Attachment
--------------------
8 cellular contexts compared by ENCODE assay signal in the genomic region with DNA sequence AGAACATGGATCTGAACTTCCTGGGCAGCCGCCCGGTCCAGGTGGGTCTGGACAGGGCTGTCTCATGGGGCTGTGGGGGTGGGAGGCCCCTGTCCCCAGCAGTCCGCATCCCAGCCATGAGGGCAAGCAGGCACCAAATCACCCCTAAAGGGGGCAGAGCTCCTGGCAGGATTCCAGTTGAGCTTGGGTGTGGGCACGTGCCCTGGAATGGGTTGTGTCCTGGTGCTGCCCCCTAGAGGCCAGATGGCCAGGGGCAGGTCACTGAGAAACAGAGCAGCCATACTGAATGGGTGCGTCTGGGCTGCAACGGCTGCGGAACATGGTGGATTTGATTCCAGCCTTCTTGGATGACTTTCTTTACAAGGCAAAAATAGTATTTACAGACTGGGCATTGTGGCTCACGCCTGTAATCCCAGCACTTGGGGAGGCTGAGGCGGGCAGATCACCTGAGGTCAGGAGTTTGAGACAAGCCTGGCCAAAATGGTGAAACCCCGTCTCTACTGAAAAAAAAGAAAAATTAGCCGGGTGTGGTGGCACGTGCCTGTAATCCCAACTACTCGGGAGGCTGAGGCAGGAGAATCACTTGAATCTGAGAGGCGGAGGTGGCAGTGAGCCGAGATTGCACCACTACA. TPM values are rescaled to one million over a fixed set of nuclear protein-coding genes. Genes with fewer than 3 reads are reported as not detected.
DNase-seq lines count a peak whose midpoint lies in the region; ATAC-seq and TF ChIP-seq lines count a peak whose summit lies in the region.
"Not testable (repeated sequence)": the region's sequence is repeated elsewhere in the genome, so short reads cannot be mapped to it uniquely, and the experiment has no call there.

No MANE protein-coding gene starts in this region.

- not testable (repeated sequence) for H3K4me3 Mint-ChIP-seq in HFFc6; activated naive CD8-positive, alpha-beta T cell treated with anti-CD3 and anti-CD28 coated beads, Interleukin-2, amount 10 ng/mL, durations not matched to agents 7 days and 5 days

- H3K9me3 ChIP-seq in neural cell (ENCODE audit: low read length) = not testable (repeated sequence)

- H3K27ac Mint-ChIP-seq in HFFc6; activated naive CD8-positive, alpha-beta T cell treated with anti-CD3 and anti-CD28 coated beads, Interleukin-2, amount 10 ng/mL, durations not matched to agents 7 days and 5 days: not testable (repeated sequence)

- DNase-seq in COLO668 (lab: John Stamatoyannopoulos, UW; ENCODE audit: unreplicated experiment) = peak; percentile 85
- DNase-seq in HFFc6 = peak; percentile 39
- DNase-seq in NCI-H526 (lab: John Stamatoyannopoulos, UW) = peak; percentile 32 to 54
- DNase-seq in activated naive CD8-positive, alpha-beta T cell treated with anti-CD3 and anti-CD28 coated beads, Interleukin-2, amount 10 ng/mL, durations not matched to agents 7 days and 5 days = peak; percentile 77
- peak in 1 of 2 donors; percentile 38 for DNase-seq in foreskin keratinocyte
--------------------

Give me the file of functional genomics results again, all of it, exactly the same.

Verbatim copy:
8 cellular contexts compared by ENCODE assay signal in the genomic region with DNA sequence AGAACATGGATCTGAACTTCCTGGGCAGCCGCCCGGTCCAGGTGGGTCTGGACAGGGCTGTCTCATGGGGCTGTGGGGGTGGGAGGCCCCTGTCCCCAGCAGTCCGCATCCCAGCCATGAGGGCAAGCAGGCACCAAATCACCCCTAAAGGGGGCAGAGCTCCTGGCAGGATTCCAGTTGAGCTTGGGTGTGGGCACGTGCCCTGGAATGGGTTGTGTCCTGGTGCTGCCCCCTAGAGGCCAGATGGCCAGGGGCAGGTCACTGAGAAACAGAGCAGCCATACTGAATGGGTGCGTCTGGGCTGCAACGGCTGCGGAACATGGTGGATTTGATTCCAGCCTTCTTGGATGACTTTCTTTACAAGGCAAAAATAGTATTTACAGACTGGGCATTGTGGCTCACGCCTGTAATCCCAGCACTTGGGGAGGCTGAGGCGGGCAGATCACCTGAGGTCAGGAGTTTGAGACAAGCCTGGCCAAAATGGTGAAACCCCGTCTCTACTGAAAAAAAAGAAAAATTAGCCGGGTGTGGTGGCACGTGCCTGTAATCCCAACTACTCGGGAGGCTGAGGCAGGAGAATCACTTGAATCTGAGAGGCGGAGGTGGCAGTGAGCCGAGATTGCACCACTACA. TPM values are rescaled to one million over a fixed set of nuclear protein-coding genes. Genes with fewer than 3 reads are reported as not detected.
DNase-seq lines count a peak whose midpoint lies in the region; ATAC-seq and TF ChIP-seq lines count a peak whose summit lies in the region.
"Not testable (repeated sequence)": the region's sequence is repeated elsewhere in the genome, so short reads cannot be mapped to it uniquely, and the experiment has no call there.

No MANE protein-coding gene starts in this region.

- not testable (repeated sequence) for H3K4me3 Mint-ChIP-seq in HFFc6; activated naive CD8-positive, alpha-beta T cell treated with anti-CD3 and anti-CD28 coated beads, Interleukin-2, amount 10 ng/mL, durations not matched to agents 7 days and 5 days

- H3K9me3 ChIP-seq in neural cell (ENCODE audit: low read length) = not testable (repeated sequence)

- H3K27ac Mint-ChIP-seq in HFFc6; activated naive CD8-positive, alpha-beta T cell treated with anti-CD3 and anti-CD28 coated beads, Interleukin-2, amount 10 ng/mL, durations not matched to agents 7 days and 5 days: not testable (repeated sequence)

- DNase-seq in COLO668 (lab: John Stamatoyannopoulos, UW; ENCODE audit: unreplicated experiment) = peak; percentile 85
- DNase-seq in HFFc6 = peak; percentile 39
- DNase-seq in NCI-H526 (lab: John Stamatoyannopoulos, UW) = peak; percentile 32 to 54
- DNase-seq in activated naive CD8-positive, alpha-beta T cell treated with anti-CD3 and anti-CD28 coated beads, Interleukin-2, amount 10 ng/mL, durations not matched to agents 7 days and 5 days = peak; percentile 77
- peak in 1 of 2 donors; percentile 38 for DNase-seq in foreskin keratinocyte